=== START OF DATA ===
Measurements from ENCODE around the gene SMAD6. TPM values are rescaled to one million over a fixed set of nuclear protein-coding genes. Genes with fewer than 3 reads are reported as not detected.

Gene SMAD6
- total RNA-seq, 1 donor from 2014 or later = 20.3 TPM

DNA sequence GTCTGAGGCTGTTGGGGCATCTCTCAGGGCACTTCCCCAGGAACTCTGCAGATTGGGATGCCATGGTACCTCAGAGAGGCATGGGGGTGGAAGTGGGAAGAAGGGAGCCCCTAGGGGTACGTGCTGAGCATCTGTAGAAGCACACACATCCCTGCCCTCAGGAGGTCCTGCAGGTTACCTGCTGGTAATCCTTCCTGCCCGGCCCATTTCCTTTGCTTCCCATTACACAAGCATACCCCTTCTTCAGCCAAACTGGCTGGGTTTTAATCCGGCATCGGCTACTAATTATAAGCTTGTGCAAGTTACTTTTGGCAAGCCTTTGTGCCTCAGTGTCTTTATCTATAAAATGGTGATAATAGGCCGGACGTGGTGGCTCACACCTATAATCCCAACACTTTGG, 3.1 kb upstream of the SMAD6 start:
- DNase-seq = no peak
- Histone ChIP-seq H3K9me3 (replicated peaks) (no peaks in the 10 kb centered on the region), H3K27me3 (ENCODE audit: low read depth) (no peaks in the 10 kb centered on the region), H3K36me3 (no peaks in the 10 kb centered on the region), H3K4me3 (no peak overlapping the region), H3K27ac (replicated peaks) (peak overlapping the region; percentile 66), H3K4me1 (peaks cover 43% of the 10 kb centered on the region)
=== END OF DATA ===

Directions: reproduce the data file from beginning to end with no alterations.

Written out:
Measurements from ENCODE around the gene SMAD6. TPM values are rescaled to one million over a fixed set of nuclear protein-coding genes. Genes with fewer than 3 reads are reported as not detected.

Gene SMAD6
- total RNA-seq, 1 donor from 2014 or later = 20.3 TPM

DNA sequence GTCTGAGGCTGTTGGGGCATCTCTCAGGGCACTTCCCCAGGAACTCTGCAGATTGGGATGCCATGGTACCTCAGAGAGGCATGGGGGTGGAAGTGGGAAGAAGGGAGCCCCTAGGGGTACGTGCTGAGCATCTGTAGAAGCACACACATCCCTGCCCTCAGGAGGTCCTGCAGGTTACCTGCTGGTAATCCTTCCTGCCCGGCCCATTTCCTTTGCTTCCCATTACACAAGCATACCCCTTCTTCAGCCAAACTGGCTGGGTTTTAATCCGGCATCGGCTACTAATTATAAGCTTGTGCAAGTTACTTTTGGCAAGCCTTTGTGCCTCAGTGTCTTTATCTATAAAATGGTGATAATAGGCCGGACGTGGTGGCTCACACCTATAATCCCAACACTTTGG, 3.1 kb upstream of the SMAD6 start:
- DNase-seq = no peak
- Histone ChIP-seq H3K9me3 (replicated peaks) (no peaks in the 10 kb centered on the region), H3K27me3 (ENCODE audit: low read depth) (no peaks in the 10 kb centered on the region), H3K36me3 (no peaks in the 10 kb centered on the region), H3K4me3 (no peak overlapping the region), H3K27ac (replicated peaks) (peak overlapping the region; percentile 66), H3K4me1 (peaks cover 43% of the 10 kb centered on the region)